Kennedy's great forte was British music. His work on Elgar raised the bar for British music studies, firmly placing Elgar in the mainstream of European tradition. He also wrote, and taught about other British composers, like Vaughan Williams. Donald Mitchell, born only 13 days before Kennedy, cornered the market for Britten, but both men promoted Mahler. Mitchell's work on Mahler is scholarly : Kennedy's book on Mahler reached non specialist readers and brought many into the realm of Mahler studies. Kennedy's liner notes and reviews weren't ephemeral filler but genuinely informative. He wanted to share his enthusiasm and listen more sensitively.He wasn't a celebrity, but eager to keep learning. Until recent years, he was often at British music events, in the audience, giving talks, and approachable. The last time I saw him, a few years ago, he looked extremely frail. But he will live on forever, in his books and in memory, as long as there are people who believe enough in good music to appreciate that it can inspire without being turned into pabulum.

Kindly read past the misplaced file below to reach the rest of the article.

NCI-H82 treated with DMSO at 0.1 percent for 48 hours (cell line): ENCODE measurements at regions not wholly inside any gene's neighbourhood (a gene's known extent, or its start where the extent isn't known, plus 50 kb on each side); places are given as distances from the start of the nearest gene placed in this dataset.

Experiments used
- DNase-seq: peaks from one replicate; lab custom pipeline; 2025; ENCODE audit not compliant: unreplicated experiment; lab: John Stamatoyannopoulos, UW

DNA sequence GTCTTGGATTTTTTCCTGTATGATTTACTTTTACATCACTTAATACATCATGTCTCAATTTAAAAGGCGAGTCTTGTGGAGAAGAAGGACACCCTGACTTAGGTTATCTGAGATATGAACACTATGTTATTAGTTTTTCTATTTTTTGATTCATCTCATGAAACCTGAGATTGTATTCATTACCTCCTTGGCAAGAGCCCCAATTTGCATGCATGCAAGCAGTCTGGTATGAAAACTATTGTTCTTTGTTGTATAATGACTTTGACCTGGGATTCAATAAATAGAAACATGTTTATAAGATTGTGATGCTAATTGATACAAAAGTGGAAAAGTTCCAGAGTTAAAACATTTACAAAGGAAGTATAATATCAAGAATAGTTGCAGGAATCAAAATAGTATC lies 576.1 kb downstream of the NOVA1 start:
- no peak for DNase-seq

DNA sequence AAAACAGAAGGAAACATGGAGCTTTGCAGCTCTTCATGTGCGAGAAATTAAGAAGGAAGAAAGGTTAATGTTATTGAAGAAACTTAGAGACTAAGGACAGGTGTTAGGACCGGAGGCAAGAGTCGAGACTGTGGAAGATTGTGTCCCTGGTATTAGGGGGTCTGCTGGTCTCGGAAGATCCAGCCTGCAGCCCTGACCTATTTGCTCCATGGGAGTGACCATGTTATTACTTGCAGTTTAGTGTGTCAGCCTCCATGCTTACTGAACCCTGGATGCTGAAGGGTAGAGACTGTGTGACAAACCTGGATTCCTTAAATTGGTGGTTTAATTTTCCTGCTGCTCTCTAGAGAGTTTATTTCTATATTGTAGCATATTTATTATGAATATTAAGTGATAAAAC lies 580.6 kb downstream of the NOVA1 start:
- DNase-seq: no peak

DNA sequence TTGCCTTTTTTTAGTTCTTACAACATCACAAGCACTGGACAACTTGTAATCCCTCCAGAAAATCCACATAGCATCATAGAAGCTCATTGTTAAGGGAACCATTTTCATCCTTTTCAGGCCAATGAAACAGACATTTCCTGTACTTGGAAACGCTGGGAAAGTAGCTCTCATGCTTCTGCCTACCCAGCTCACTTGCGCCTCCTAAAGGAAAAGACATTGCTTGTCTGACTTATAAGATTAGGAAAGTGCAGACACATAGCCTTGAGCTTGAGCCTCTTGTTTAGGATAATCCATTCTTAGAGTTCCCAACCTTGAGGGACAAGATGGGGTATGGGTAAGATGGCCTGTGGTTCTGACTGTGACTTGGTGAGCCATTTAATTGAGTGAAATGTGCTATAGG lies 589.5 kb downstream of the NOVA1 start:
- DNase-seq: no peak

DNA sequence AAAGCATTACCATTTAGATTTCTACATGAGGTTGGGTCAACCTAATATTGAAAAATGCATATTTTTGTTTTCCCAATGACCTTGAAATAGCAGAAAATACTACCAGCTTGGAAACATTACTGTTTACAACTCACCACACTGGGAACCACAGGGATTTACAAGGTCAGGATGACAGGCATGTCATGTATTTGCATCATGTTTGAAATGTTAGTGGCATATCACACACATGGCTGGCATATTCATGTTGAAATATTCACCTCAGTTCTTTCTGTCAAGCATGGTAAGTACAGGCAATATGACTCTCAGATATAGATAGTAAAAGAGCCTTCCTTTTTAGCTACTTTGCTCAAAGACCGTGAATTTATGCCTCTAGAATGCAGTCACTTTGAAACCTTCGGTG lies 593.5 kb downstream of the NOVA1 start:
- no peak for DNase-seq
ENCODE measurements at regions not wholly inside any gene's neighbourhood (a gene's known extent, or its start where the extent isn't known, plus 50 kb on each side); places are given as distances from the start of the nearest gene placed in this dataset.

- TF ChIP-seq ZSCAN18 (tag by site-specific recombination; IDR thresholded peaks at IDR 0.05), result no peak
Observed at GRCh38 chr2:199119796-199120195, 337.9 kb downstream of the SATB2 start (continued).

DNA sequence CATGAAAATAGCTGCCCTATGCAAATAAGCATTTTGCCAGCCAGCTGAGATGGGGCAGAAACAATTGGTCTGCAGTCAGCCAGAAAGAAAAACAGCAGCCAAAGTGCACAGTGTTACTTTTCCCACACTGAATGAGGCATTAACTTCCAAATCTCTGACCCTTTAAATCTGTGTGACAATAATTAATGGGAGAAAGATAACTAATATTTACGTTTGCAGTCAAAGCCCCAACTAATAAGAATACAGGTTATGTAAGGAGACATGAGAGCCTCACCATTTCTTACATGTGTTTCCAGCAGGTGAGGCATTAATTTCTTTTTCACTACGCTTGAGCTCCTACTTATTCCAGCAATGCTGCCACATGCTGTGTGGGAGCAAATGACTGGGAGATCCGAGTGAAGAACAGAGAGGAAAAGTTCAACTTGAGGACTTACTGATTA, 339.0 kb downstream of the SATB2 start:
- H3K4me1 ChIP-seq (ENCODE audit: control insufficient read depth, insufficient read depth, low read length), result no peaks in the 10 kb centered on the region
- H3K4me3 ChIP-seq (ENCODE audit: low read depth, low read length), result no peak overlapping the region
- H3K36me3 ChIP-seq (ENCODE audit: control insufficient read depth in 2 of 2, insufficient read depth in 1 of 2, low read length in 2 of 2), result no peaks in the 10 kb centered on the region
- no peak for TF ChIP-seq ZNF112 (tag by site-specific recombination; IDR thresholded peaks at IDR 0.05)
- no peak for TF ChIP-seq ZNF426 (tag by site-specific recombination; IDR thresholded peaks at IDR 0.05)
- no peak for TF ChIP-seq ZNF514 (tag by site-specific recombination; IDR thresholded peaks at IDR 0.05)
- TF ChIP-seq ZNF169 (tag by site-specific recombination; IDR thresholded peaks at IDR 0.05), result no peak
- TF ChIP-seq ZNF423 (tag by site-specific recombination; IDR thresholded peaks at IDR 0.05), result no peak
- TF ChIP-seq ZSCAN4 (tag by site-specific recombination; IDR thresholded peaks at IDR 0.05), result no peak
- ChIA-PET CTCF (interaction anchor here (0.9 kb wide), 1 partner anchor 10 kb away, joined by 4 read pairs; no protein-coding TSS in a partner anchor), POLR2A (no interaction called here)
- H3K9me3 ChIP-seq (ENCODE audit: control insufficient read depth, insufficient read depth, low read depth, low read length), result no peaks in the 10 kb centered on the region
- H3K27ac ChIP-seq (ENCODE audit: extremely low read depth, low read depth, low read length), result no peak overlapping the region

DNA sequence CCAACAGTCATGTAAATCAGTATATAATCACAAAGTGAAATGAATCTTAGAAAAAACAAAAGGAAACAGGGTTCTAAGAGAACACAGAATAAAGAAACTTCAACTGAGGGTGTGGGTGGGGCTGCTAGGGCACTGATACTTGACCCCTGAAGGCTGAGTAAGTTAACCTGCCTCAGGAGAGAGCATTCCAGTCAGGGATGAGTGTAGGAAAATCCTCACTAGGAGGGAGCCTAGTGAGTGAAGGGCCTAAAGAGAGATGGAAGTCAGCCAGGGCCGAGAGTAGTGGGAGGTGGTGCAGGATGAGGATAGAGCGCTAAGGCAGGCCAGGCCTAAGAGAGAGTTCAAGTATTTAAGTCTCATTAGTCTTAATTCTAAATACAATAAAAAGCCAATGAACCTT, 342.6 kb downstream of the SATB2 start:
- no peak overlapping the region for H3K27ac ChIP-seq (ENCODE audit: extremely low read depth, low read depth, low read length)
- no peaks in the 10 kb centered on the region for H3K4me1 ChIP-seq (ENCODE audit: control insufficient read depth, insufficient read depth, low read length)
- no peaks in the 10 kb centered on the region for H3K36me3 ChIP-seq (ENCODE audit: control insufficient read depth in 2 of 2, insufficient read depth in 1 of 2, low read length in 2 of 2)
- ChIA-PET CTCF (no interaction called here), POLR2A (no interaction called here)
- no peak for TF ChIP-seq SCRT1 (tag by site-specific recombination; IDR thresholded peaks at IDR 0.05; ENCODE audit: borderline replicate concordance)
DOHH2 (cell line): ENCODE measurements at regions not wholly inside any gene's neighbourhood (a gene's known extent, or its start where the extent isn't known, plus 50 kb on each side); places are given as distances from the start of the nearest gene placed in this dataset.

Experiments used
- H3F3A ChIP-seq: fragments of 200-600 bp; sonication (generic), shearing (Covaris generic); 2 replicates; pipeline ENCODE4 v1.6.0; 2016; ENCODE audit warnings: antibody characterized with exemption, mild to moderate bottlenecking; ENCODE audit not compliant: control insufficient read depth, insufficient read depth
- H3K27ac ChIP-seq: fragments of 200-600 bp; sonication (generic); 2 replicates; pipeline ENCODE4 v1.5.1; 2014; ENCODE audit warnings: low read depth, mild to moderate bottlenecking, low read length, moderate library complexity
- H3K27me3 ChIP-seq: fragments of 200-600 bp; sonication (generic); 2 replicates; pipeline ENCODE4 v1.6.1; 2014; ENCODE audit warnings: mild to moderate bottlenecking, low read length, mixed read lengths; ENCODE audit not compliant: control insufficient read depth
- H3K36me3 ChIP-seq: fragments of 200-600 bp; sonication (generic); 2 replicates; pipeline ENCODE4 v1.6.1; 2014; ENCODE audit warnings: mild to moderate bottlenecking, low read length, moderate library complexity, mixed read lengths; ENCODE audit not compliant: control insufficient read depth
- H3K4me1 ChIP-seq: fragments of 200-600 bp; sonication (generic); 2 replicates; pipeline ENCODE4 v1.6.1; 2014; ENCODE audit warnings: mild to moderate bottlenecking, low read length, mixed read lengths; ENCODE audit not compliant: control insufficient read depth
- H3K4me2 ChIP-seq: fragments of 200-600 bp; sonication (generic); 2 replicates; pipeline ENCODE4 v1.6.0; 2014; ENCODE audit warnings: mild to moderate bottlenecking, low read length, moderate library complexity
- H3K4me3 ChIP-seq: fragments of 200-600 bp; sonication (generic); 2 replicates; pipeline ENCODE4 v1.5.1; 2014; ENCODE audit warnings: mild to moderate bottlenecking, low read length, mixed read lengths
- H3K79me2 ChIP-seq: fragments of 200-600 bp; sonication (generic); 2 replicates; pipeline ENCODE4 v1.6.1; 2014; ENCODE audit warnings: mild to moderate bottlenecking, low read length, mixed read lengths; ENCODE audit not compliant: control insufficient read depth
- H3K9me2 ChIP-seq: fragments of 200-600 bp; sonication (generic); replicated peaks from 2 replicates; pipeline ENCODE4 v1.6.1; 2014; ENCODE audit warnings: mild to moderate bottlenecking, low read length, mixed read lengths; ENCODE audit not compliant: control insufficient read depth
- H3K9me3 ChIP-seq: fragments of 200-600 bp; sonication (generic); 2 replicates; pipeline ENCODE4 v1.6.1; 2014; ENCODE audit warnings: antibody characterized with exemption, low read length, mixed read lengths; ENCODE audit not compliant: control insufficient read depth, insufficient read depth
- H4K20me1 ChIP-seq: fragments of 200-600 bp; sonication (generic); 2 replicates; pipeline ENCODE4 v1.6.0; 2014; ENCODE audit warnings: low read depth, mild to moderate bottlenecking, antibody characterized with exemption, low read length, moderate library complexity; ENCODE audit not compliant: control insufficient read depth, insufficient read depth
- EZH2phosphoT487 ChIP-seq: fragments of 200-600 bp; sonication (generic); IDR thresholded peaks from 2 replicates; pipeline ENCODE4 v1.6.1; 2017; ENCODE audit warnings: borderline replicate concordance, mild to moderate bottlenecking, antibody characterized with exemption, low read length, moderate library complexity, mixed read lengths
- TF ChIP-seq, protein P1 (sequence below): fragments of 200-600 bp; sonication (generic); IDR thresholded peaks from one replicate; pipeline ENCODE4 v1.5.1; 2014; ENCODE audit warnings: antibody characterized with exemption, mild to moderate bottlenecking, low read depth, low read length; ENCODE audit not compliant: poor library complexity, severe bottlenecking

Most detailed obit HERE in the Telegraph.